Human nature is the driving force in The Crucible. All of the conflicts in the play have to do with the little problems people have with each other and with themselves. Jealousy, being unfaithful, and guilt all play roles in the main conflict. Another part of human nature that influences the plot is not wanting to get in trouble and using a situation to the most advantage possible.
Jealousy plays a huge part in the witch trials of the play. Elizabeth Proctor is accused by Abigail because Abigail is jealous of her husband (Miller 74). Abigail wants to be John Proctor's wife, so she accuses Elizabeth of being a witch in an attempt to get her hung so she can marry John. She must be either really jealous or really inconsiderate to want to murder someone to get what they have.
Faithlessness also plays a part in the plot. Sometimes we all do stupid things that we are bound to be made miserable by. John Proctor has the same problem. He cheated on his wife with Abigail, and Abigail decided she was in love with him. Then Abigail decided to try to kill his wife (Miller 74). Obviously getting involved with Abigail was a bad idea. Because of his cheating ways his family got in a whole lot of trouble. Besides the obvious consequences, because Proctor cheated on his wife, he starts to loose his self esteem.
By the end of the play he considers lying to save himself because he does not feel like he deserves to be martyred for his honesty (Miller136). He thinks he is so worthless that it does not matter if he lies to save himself. His guilt made him feel completely horrible by the end of the play. Guilt is a pretty common part of human nature because we all have ideas about what is right, and for the most part we all take care to do the right thing as much as possible.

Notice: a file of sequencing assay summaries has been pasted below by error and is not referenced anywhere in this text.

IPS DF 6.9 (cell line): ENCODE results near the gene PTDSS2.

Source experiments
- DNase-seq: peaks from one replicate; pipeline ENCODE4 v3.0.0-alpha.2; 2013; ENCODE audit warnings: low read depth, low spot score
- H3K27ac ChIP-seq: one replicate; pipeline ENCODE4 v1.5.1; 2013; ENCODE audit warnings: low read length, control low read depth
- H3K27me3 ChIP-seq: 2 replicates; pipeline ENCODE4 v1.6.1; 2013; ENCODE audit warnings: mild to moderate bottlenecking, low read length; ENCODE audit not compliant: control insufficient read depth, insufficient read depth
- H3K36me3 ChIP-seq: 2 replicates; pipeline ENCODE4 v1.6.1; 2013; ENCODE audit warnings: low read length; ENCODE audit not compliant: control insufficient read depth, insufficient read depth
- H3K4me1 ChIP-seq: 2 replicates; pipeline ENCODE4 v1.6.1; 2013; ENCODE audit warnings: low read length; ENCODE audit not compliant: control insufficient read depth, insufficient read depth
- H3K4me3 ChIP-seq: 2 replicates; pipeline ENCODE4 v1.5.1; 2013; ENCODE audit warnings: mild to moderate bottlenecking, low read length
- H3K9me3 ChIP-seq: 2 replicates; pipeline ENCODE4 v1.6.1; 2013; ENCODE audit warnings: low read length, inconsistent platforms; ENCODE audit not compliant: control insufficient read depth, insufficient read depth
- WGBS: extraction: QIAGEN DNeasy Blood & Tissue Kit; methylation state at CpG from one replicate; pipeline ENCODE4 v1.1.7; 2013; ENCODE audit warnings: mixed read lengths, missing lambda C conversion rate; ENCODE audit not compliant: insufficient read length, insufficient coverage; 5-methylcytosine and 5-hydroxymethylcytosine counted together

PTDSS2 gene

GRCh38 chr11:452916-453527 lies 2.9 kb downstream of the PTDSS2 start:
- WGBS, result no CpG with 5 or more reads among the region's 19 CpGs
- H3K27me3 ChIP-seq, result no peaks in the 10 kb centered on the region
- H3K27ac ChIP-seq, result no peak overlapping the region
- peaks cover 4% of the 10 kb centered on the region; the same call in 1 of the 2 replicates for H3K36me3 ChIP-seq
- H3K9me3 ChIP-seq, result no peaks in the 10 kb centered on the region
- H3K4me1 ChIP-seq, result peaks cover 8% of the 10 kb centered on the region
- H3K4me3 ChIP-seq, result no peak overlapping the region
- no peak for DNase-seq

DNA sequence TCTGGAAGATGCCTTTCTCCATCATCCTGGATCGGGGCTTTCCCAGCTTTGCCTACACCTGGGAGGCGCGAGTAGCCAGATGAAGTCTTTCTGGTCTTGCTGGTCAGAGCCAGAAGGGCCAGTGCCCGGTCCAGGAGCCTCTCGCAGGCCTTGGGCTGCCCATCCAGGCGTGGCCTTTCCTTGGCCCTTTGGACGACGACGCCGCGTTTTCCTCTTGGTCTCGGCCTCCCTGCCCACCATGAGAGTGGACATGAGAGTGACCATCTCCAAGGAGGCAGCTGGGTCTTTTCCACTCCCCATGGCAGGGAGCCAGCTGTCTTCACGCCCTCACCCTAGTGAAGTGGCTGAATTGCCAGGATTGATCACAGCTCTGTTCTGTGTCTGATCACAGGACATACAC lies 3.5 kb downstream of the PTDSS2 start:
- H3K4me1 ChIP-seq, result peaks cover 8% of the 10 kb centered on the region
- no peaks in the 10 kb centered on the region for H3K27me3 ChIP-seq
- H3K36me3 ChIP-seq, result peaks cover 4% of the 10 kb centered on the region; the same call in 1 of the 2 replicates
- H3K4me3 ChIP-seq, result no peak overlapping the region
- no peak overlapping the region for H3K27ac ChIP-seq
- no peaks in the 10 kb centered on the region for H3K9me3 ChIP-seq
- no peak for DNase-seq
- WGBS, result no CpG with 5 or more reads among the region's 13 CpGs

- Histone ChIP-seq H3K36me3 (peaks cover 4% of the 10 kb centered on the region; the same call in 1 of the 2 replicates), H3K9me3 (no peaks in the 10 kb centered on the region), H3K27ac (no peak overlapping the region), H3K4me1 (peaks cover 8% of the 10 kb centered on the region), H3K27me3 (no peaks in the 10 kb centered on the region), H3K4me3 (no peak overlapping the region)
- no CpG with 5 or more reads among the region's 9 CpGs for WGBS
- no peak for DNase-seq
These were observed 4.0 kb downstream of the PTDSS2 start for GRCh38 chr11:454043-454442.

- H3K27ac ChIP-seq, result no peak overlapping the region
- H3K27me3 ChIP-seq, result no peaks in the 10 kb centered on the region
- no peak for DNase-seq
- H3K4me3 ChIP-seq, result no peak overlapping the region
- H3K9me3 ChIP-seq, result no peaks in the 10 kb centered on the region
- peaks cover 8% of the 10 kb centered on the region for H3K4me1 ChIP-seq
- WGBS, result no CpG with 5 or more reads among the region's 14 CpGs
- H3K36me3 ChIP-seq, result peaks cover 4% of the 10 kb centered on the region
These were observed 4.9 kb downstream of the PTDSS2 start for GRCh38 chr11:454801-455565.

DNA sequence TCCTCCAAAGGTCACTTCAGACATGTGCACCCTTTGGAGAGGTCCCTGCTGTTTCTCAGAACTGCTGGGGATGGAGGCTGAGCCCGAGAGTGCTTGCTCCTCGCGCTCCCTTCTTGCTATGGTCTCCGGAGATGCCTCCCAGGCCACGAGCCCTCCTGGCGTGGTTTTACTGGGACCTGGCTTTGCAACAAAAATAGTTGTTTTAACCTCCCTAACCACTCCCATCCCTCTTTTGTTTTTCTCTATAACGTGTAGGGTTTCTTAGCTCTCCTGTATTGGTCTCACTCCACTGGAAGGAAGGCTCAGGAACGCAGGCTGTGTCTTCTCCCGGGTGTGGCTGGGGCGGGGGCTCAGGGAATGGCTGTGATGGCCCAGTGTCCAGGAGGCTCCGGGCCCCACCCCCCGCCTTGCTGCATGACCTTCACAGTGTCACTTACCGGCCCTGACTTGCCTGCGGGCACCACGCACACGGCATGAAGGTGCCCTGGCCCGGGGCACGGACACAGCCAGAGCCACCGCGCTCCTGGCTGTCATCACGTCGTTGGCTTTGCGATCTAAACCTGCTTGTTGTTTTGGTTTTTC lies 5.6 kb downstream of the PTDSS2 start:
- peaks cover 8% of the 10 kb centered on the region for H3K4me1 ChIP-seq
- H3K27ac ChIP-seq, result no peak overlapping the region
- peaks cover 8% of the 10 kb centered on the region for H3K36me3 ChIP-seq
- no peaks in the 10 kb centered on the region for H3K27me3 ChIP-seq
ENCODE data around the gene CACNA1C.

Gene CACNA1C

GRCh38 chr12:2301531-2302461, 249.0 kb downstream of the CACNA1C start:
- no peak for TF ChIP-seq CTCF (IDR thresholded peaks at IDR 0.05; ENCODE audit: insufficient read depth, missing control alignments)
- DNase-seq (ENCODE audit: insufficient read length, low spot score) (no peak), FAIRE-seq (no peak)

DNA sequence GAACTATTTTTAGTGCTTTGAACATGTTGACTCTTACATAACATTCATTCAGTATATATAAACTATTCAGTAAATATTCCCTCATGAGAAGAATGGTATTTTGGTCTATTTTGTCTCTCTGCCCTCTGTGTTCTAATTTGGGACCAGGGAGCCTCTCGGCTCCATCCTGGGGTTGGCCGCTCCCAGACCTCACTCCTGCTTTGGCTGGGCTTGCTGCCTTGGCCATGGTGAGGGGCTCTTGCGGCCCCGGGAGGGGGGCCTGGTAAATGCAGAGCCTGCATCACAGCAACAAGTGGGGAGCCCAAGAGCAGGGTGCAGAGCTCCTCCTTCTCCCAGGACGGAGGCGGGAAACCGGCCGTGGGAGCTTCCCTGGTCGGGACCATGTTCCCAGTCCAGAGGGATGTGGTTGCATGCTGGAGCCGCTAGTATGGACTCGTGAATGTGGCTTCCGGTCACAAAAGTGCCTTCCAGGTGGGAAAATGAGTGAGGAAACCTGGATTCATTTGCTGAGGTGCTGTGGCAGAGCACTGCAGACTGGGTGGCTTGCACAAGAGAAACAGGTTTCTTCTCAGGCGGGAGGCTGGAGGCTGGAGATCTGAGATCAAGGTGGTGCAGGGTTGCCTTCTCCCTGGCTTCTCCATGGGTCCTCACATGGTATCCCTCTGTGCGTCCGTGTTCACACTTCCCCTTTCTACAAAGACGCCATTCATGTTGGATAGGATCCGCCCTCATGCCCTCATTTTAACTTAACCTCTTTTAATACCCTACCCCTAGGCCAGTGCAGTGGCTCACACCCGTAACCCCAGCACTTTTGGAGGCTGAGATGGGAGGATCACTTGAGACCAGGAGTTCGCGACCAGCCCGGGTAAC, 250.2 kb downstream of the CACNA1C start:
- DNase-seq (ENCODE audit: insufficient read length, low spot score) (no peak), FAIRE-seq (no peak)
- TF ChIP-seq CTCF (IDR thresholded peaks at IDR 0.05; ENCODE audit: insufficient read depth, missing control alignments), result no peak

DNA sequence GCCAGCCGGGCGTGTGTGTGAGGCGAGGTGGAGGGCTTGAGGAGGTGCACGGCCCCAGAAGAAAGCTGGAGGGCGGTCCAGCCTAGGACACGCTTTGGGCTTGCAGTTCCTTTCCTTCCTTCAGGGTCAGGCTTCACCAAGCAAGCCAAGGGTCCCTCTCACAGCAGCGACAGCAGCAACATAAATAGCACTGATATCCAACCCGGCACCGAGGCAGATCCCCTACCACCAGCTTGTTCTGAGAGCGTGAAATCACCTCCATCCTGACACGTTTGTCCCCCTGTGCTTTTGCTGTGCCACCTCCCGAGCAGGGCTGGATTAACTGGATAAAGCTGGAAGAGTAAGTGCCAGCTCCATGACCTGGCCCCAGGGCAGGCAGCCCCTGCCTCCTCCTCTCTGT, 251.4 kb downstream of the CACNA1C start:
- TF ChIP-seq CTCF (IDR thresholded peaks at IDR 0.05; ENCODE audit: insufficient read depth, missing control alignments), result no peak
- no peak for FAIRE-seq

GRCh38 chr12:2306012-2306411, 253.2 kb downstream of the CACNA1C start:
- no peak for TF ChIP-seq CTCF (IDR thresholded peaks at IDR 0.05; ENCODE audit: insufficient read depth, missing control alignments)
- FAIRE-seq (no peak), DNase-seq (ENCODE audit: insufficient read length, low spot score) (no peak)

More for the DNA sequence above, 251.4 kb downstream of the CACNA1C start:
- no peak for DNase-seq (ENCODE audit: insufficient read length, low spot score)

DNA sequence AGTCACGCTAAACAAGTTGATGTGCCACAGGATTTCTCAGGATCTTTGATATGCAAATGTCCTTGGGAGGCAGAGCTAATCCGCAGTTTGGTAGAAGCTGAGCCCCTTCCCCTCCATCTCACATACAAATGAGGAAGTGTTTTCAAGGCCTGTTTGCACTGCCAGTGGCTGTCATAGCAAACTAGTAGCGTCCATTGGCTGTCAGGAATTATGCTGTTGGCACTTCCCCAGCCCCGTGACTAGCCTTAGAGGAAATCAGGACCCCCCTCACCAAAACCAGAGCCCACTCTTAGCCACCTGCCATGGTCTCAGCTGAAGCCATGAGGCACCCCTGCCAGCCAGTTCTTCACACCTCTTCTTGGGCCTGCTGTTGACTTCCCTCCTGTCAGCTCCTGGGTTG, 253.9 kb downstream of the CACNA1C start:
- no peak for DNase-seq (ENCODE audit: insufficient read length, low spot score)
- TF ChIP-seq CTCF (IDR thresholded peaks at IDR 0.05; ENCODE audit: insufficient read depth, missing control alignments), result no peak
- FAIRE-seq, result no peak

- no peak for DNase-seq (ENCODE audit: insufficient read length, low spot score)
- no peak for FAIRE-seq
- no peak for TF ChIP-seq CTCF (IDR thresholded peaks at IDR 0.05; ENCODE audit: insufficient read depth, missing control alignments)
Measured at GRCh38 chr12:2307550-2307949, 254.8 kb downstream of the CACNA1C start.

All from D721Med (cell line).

Abigail blames everyone possible for her behavior in an attempt to avoid trouble. She really does not want to get in trouble, so she is willing to shift the blame to anyone else possible. Again, she must be really inconsiderate, because that is really rude.
Abigail uses the witch trials she created to the most advantage possible. She puts the people that annoy her in prison and on trial. She even tries to get her lover's wife hung. Everyone will try to get the most out of a favorable situation, however, not everyone is quite so ruthless about it.
Miller, Arthur. The Crucible. New York, NY: Penguin, 1996. Print.